|regione: Friuli - Venezia Giulia|
Grado is situated on an island off the northern shore of the Adriatic Sea. The Romans used Grado (Gradus) as a port for their garrison at Aquileia. When the Huns, led by Attila, invaded the area in 452 AD, the archbishop and the population of Aquileia took refuge on the island. During the following centuries, Aquileia and Grado became rival towns. Between 727 and 827 AD, the patriarchade of Grado was officially recognized by the Roman church. In 1545, a papal decision transferred the seat of the diocese to Castello, which became the seat of the archbishops and patriarchs of Venice. After that, Grado lost its importance and remained a small fishing village. After the end of the Venetian Republic and a short period of French rule, Grado became part of Austria following the Treaty of Campoformido in 1797. At the end of the 19th century, the medical use of the sand made Grado a fashionable summer resort of the Austrian Monarchy's upper and middle class. In 1918, Grado became part of Italy. Today, Grado is again one of the most popular sea-side resorts of the northern Adriatic.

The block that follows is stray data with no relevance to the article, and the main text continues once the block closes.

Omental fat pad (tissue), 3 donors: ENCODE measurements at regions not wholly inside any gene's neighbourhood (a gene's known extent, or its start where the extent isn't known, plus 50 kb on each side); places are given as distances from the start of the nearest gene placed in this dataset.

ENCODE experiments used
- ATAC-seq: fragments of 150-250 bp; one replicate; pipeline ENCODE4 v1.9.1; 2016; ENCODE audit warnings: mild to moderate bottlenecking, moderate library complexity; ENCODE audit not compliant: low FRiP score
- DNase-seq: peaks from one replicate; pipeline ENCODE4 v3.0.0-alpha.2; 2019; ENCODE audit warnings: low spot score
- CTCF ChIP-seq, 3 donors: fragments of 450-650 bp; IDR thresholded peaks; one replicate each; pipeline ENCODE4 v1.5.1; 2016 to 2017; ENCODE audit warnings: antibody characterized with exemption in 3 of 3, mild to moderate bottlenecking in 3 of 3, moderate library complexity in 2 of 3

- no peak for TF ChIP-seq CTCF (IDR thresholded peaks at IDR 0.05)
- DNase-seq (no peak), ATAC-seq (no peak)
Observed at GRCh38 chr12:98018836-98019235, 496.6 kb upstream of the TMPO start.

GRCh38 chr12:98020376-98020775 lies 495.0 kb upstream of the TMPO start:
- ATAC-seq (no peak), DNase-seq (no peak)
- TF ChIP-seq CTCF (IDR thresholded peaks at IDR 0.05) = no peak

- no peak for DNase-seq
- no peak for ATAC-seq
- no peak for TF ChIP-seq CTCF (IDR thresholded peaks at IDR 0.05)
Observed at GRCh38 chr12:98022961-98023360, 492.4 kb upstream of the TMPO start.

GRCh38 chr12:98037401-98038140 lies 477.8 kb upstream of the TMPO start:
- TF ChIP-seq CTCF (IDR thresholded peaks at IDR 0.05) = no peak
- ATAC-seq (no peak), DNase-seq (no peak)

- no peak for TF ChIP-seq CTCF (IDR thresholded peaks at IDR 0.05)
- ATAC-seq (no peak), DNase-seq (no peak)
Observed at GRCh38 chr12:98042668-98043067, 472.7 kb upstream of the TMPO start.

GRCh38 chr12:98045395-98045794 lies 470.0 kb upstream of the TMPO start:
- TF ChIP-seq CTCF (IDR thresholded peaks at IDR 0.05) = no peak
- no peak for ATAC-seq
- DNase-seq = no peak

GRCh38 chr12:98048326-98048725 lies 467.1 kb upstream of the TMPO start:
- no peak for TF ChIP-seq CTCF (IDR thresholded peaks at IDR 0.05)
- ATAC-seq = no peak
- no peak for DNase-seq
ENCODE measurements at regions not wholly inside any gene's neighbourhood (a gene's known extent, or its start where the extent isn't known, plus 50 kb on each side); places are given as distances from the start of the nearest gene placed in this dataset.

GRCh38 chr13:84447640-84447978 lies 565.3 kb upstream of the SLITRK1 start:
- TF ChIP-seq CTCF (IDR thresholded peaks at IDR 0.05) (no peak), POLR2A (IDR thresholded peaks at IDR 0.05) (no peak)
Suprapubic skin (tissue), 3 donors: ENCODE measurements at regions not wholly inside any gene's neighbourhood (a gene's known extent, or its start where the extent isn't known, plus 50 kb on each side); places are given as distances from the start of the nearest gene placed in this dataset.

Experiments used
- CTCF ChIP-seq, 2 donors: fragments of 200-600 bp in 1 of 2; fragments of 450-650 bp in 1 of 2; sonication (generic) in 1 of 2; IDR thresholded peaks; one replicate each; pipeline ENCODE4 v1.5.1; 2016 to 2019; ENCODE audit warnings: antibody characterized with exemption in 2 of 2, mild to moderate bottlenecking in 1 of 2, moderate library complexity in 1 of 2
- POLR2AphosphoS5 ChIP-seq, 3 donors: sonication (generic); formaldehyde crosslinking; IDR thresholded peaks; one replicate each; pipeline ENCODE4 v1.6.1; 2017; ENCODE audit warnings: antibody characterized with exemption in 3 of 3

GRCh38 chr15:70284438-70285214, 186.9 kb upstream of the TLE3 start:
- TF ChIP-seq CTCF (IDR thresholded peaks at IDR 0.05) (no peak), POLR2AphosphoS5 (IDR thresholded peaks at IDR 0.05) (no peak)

The Basilica Sant' Eufemia [background right] was consecrated in 579 AD
Treasures of the church are the ancient floor mosaics of the 6th century and the pulpit, supported by six slender columns.
The church was thoroughly renovated between 1939 and 1951, restoring the original ancient features of the church.